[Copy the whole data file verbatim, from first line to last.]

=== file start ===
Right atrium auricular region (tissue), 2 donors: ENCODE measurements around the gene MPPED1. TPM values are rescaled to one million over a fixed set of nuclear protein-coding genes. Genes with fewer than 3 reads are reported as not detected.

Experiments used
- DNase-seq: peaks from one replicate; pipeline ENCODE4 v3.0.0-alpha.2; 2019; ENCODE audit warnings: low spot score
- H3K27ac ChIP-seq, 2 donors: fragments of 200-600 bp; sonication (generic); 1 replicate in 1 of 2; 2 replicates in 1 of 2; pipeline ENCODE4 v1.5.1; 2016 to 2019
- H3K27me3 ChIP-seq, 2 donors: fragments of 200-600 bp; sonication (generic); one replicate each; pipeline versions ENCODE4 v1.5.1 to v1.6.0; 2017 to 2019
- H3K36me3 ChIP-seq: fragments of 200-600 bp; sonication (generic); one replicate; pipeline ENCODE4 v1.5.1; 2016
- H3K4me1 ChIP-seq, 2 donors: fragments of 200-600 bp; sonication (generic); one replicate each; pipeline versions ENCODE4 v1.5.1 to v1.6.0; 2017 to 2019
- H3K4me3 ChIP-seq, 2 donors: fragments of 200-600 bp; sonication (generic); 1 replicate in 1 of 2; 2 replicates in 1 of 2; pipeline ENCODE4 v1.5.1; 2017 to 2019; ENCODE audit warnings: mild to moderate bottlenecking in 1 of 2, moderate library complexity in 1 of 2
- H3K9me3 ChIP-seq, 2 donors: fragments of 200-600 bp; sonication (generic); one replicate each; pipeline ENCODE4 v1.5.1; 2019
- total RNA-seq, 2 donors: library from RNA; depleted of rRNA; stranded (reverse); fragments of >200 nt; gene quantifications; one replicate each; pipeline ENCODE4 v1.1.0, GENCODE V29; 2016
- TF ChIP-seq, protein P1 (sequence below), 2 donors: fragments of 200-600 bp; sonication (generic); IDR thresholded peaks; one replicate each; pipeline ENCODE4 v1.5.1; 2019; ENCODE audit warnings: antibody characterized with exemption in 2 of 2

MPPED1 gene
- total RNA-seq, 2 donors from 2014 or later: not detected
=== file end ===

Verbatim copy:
Right atrium auricular region (tissue), 2 donors: ENCODE measurements around the gene MPPED1. TPM values are rescaled to one million over a fixed set of nuclear protein-coding genes. Genes with fewer than 3 reads are reported as not detected.

Experiments used
- DNase-seq: peaks from one replicate; pipeline ENCODE4 v3.0.0-alpha.2; 2019; ENCODE audit warnings: low spot score
- H3K27ac ChIP-seq, 2 donors: fragments of 200-600 bp; sonication (generic); 1 replicate in 1 of 2; 2 replicates in 1 of 2; pipeline ENCODE4 v1.5.1; 2016 to 2019
- H3K27me3 ChIP-seq, 2 donors: fragments of 200-600 bp; sonication (generic); one replicate each; pipeline versions ENCODE4 v1.5.1 to v1.6.0; 2017 to 2019
- H3K36me3 ChIP-seq: fragments of 200-600 bp; sonication (generic); one replicate; pipeline ENCODE4 v1.5.1; 2016
- H3K4me1 ChIP-seq, 2 donors: fragments of 200-600 bp; sonication (generic); one replicate each; pipeline versions ENCODE4 v1.5.1 to v1.6.0; 2017 to 2019
- H3K4me3 ChIP-seq, 2 donors: fragments of 200-600 bp; sonication (generic); 1 replicate in 1 of 2; 2 replicates in 1 of 2; pipeline ENCODE4 v1.5.1; 2017 to 2019; ENCODE audit warnings: mild to moderate bottlenecking in 1 of 2, moderate library complexity in 1 of 2
- H3K9me3 ChIP-seq, 2 donors: fragments of 200-600 bp; sonication (generic); one replicate each; pipeline ENCODE4 v1.5.1; 2019
- total RNA-seq, 2 donors: library from RNA; depleted of rRNA; stranded (reverse); fragments of >200 nt; gene quantifications; one replicate each; pipeline ENCODE4 v1.1.0, GENCODE V29; 2016
- TF ChIP-seq, protein P1 (sequence below), 2 donors: fragments of 200-600 bp; sonication (generic); IDR thresholded peaks; one replicate each; pipeline ENCODE4 v1.5.1; 2019; ENCODE audit warnings: antibody characterized with exemption in 2 of 2

MPPED1 gene
- total RNA-seq, 2 donors from 2014 or later: not detected